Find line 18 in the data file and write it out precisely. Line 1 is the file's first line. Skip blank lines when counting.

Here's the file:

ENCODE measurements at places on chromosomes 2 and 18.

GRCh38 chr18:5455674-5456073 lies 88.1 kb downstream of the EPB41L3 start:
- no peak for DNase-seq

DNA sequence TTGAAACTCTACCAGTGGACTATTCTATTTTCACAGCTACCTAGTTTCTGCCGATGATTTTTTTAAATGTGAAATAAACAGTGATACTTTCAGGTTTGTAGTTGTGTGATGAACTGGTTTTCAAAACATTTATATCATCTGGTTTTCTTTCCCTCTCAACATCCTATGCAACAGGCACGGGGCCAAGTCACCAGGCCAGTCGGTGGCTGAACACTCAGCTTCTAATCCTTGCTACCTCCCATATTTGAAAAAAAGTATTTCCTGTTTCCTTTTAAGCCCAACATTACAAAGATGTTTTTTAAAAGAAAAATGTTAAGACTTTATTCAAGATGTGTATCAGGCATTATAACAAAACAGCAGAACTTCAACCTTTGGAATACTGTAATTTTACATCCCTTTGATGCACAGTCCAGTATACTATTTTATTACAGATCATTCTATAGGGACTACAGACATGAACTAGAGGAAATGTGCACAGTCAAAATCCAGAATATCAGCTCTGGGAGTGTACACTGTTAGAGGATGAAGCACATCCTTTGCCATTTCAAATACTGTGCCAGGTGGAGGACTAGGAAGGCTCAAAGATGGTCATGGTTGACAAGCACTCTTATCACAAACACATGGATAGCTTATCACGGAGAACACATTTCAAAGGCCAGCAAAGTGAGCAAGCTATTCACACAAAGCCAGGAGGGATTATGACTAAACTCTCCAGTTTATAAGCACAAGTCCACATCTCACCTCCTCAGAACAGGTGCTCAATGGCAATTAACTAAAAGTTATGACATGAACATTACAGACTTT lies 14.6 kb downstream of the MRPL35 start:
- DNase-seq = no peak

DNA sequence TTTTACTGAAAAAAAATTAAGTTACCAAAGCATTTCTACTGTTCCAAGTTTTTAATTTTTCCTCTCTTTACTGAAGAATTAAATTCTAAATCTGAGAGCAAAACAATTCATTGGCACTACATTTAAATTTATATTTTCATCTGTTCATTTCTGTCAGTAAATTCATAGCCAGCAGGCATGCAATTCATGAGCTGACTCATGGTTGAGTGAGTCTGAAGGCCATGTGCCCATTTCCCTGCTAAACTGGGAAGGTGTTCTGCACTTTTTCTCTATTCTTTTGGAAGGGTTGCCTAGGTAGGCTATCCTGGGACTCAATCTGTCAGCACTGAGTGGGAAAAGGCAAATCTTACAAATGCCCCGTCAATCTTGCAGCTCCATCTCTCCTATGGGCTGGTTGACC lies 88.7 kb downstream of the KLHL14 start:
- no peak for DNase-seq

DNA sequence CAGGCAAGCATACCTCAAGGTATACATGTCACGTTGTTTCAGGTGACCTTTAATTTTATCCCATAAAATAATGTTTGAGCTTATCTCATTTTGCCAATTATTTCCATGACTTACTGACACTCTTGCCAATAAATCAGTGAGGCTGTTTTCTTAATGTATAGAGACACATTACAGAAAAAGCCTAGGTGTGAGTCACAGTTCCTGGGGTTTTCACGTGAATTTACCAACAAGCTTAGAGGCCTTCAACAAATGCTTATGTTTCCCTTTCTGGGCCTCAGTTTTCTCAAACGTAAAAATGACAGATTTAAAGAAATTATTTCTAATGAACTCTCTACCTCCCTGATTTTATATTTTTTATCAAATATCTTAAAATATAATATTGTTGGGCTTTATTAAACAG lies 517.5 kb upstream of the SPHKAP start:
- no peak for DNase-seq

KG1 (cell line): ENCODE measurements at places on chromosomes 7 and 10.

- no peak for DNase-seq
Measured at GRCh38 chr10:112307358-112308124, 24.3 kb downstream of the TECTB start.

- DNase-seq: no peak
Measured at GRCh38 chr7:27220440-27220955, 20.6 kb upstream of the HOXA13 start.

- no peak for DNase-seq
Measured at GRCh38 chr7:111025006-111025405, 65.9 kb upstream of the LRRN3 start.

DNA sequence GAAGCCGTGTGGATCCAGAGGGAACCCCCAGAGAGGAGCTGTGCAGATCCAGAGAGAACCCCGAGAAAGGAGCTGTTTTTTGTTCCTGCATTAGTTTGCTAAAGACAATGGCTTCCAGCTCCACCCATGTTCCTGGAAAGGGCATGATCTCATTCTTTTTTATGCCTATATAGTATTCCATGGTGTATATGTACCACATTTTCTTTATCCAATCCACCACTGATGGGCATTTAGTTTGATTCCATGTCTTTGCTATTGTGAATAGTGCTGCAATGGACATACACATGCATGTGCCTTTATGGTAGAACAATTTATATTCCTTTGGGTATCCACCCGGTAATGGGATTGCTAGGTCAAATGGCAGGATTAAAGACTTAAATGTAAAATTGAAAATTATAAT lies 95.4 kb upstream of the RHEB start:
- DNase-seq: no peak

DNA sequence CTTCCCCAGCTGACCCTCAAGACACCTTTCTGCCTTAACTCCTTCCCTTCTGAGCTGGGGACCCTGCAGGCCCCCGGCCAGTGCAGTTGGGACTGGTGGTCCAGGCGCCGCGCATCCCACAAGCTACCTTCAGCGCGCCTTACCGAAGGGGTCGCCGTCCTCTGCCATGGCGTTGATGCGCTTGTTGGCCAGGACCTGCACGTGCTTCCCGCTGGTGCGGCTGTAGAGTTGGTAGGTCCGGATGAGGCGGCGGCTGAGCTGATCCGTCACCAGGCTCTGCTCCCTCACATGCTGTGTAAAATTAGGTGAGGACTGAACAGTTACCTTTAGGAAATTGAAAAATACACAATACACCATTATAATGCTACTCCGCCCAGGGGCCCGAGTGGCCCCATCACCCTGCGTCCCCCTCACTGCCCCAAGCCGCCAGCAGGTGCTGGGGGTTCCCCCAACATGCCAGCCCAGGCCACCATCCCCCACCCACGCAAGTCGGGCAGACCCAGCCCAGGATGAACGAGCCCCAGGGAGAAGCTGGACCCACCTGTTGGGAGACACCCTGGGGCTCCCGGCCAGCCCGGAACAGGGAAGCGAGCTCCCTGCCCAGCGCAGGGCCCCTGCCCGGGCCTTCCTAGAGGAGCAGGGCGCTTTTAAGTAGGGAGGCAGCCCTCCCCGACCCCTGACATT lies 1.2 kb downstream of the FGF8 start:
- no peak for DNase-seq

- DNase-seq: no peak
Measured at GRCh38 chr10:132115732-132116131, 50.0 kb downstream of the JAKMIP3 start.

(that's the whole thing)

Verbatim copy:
- DNase-seq: no peak